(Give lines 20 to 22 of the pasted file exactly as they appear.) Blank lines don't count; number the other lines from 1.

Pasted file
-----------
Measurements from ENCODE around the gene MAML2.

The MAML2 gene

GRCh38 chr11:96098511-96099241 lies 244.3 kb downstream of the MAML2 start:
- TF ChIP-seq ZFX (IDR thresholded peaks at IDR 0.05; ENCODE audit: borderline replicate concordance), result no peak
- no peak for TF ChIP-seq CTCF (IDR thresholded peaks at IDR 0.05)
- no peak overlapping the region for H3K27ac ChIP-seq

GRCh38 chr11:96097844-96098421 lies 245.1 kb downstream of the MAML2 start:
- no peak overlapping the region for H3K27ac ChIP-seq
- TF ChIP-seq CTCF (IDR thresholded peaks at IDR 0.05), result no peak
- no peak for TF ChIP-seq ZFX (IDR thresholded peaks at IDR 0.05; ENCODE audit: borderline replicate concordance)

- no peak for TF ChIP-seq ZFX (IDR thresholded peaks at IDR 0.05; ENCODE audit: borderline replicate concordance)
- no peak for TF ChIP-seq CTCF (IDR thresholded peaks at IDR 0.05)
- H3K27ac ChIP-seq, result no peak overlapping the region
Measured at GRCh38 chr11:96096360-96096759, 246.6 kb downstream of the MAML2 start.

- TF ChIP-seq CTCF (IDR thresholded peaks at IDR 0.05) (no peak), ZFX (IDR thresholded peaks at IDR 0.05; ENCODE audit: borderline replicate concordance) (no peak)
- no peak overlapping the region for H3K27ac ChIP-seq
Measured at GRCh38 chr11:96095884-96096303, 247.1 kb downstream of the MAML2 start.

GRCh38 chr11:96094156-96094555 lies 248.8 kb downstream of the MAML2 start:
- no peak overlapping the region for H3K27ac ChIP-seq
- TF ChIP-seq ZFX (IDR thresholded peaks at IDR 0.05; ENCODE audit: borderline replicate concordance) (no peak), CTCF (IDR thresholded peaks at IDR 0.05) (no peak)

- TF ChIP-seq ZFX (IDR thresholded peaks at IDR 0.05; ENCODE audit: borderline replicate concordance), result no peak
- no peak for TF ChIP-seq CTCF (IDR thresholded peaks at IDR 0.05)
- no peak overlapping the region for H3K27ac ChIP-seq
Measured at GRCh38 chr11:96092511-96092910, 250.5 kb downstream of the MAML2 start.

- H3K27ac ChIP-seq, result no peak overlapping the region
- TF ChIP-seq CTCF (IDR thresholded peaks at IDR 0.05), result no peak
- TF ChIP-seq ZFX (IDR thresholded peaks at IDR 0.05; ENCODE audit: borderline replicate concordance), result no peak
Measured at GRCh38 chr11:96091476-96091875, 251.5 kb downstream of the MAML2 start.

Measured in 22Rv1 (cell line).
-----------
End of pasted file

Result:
- TF ChIP-seq ZFX (IDR thresholded peaks at IDR 0.05; ENCODE audit: borderline replicate concordance) (no peak), CTCF (IDR thresholded peaks at IDR 0.05) (no peak)

- TF ChIP-seq ZFX (IDR thresholded peaks at IDR 0.05; ENCODE audit: borderline replicate concordance), result no peak
- no peak for TF ChIP-seq CTCF (IDR thresholded peaks at IDR 0.05)